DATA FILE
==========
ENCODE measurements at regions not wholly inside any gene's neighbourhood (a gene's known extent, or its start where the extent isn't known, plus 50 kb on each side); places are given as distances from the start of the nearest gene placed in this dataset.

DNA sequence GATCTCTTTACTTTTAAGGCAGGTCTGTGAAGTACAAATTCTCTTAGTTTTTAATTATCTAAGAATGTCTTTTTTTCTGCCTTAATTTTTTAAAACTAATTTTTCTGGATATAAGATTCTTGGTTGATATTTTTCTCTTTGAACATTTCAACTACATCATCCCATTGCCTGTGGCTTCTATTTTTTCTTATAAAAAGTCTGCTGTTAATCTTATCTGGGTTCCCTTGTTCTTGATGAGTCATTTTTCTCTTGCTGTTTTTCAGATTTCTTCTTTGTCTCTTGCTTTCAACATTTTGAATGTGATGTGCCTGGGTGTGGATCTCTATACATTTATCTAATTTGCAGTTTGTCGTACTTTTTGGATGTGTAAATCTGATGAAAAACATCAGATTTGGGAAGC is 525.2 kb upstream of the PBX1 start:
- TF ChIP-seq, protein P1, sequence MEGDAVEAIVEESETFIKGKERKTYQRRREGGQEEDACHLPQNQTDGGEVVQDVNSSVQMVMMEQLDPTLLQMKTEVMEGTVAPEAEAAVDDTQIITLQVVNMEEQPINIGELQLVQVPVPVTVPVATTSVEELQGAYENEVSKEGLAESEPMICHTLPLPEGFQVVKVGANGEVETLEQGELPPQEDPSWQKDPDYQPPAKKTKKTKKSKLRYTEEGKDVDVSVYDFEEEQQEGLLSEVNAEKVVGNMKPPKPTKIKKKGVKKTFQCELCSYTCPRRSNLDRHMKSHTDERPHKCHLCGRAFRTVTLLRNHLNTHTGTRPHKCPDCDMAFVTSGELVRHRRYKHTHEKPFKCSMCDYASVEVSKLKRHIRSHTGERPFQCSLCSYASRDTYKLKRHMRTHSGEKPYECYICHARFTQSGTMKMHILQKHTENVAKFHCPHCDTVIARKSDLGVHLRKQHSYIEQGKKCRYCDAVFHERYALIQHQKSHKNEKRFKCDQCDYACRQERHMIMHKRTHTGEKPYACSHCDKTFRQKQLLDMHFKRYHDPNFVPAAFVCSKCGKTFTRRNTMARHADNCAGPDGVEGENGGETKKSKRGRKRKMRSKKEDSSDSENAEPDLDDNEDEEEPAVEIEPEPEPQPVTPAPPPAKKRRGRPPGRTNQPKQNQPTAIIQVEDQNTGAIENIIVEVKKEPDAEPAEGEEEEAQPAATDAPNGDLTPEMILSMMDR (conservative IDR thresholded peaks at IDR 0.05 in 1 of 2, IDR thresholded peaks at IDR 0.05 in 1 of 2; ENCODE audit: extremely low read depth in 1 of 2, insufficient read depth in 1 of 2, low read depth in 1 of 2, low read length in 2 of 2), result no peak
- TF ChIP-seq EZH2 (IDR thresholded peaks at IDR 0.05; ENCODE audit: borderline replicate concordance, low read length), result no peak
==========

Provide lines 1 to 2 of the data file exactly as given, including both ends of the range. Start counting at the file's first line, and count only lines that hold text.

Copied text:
ENCODE measurements at regions not wholly inside any gene's neighbourhood (a gene's known extent, or its start where the extent isn't known, plus 50 kb on each side); places are given as distances from the start of the nearest gene placed in this dataset.

DNA sequence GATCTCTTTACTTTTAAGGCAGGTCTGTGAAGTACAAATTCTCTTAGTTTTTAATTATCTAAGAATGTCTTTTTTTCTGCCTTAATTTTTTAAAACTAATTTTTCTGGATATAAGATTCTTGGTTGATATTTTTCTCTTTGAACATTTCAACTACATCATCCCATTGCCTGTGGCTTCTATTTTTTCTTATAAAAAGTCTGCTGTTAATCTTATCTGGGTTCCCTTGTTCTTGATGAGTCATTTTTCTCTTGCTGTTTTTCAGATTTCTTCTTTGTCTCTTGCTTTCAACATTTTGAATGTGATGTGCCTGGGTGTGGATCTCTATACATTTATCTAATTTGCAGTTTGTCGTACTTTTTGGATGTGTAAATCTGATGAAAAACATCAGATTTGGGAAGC is 525.2 kb upstream of the PBX1 start: